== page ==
The House of Jehu
One of the most significant acts with which Elisha is credited is the anointing of Jehu, Jehoram's commander‐in‐chief, to become king in Israel. Jehu made his famous chariot ride from Ramoth‐gilead to Jezreel, and killed Jehoram of Israel. Ahaziah of Judah fled, but was wounded at Ibleam and died at Megid‐do (2 Kgs. 9: 1–28 ). Samaria and the rest of Israel fell to Jehu, and he is reputed to have wiped out Baal worship from Israel. But Israelite territory in Transjordan from Bashan and Gilead as far south as Aroer near the River Arnon was taken by Hazael of Damascus (2 Kgs. 10 ). Hazael's attempts to enlarge his territory included the taking of Gath and the threatening of Jerusalem, but he withdrew when bought off by Jehoash (Joash), son of Amaziah, now king of Judah (2 Kgs. 12: 17–18 ). After the death of Hazael, the grandson of Jehu, who was also called Jehoash, recovered the Transjordanian territories which Hazael had taken (2 Kgs. 13: 25 ). Jehoash also fought against Amaziah of Judah, who had won a victory over the Edomites in the Valley of Salt and taken Sela by storm (2 Kgs. 14: 7 ), defeated him at Beth‐shemesh, and plundered Jerusalem (2 Kgs. 14: 11–14 ).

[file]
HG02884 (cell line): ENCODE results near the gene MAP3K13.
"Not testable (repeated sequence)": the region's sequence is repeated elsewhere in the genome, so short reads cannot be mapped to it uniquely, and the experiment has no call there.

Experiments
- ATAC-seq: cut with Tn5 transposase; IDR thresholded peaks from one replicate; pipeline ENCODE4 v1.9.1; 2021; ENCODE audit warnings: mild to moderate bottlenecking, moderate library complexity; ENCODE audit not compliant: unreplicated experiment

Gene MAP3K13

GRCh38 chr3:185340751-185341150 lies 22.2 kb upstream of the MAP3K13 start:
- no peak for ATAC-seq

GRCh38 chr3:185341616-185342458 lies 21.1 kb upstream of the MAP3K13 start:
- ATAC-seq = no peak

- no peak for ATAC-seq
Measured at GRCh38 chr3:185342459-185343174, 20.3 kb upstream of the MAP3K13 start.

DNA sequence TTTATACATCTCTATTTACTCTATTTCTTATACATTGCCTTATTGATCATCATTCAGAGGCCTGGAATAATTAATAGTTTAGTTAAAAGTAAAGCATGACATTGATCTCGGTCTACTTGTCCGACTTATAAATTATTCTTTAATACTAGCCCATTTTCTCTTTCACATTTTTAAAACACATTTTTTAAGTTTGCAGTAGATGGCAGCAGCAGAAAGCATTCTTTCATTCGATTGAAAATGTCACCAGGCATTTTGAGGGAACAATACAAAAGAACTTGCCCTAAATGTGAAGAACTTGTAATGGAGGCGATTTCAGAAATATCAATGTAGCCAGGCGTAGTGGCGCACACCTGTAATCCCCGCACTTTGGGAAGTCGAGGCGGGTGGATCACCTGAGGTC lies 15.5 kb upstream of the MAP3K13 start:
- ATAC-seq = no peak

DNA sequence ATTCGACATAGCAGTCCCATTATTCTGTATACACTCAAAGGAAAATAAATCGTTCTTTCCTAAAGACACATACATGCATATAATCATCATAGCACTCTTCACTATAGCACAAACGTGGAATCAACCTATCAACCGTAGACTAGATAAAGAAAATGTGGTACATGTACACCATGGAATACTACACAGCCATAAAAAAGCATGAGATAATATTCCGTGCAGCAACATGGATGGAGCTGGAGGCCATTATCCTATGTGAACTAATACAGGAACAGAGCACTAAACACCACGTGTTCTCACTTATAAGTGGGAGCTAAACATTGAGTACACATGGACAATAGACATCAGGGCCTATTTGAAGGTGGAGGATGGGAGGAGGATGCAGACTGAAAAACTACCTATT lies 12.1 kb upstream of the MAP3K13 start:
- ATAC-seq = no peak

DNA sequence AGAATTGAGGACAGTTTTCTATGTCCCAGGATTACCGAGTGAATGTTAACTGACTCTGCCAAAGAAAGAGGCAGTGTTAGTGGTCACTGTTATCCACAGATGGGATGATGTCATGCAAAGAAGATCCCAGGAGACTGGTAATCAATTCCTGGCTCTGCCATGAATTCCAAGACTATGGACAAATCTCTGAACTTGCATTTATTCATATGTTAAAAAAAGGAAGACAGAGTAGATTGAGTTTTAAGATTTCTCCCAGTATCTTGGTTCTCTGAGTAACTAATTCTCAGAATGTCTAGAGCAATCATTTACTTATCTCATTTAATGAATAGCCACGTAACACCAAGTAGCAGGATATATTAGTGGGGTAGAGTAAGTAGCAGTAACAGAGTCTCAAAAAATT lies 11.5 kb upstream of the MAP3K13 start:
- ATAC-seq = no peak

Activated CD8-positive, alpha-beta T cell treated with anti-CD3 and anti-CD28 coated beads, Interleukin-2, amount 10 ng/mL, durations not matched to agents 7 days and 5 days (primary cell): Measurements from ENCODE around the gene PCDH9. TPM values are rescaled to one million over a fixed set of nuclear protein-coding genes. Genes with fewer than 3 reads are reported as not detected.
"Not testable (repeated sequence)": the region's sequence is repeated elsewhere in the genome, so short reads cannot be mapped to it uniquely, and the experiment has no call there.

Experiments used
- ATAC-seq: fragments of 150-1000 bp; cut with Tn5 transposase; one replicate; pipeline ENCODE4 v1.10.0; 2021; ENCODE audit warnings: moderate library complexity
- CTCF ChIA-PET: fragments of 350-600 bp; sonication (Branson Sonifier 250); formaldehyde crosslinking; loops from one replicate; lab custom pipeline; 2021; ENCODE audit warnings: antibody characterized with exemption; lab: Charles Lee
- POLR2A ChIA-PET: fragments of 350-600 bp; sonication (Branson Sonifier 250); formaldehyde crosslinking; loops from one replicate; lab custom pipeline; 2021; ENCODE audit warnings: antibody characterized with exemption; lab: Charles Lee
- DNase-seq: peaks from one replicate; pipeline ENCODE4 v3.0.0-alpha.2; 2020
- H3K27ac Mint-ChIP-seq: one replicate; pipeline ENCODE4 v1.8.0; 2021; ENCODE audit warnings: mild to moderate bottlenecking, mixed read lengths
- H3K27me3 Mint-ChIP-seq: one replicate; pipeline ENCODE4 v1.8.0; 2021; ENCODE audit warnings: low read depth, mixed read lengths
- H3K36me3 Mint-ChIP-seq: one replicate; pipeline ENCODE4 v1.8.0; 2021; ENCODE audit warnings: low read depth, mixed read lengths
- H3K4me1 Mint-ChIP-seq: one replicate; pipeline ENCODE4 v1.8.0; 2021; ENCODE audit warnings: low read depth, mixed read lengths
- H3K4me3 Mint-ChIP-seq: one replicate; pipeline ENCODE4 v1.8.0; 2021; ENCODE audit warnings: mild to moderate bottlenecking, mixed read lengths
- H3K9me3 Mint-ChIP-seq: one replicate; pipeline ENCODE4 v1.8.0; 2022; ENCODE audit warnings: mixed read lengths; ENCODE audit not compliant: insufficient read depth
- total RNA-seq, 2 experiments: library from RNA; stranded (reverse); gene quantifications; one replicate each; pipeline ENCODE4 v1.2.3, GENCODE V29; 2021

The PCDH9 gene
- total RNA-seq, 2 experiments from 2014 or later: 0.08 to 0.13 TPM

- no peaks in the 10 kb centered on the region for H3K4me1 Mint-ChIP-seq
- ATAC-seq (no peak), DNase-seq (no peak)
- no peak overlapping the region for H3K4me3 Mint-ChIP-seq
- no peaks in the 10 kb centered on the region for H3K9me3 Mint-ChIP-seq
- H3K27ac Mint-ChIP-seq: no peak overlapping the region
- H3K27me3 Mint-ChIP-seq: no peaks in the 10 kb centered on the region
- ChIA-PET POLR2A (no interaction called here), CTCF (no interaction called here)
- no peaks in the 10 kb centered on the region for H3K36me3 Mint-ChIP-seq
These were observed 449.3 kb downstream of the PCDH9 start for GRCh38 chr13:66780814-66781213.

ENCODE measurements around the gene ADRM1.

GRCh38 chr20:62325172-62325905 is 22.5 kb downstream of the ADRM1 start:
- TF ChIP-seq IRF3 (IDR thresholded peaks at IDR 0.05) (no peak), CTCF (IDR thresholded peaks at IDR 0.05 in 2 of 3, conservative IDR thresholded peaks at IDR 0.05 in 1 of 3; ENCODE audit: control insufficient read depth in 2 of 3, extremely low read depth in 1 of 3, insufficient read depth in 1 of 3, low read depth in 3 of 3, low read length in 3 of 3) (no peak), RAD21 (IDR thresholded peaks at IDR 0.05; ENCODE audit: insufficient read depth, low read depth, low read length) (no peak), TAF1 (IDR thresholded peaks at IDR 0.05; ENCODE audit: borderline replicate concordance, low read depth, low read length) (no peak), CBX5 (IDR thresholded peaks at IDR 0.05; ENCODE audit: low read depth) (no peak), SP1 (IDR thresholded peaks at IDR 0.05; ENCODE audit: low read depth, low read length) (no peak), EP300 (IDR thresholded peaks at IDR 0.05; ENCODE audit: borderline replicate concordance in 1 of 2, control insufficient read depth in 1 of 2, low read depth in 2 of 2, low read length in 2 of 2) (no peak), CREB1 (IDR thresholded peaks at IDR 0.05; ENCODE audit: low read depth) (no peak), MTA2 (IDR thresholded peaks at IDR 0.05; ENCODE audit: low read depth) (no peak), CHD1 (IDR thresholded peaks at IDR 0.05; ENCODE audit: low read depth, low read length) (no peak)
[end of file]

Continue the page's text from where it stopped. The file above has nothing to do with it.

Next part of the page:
Jehoash's son Jeroboam II, in a reign of some forty years, established a time of peace and prosperity in Israel. He is said to have restored Israel's ancient boundaries from Lebo‐hamath to the Sea of the Arabah, in accordance with the words of Jonah of Gath‐hepher (2 Kgs. 14: 25 ). It is in his reign that the activity of the prophet Amos and the beginning of the career of Hosea are set. In Judah too there was a lengthy reign, that of Jeroboam's near contemporary Uzziah (Azariah). Little is said about his reign in Kings, but Chronicles credits him with various acts, including restoring Eloth (that is, Elath, Eziongeber) on the Red Sea to Judah, fighting against the Philistines, destroying Gath, Jabneh, and Ashdod and building cities in their territory, fighting against Arabs and Meunites, placing the Ammonites under tribute, and enhancing the fortifications of Jerusalem (2 Chr. 26: 2, 6–9 ). It was to the year of his death that the prophet Isaiah's call was dated (Isa. 6: 1 ).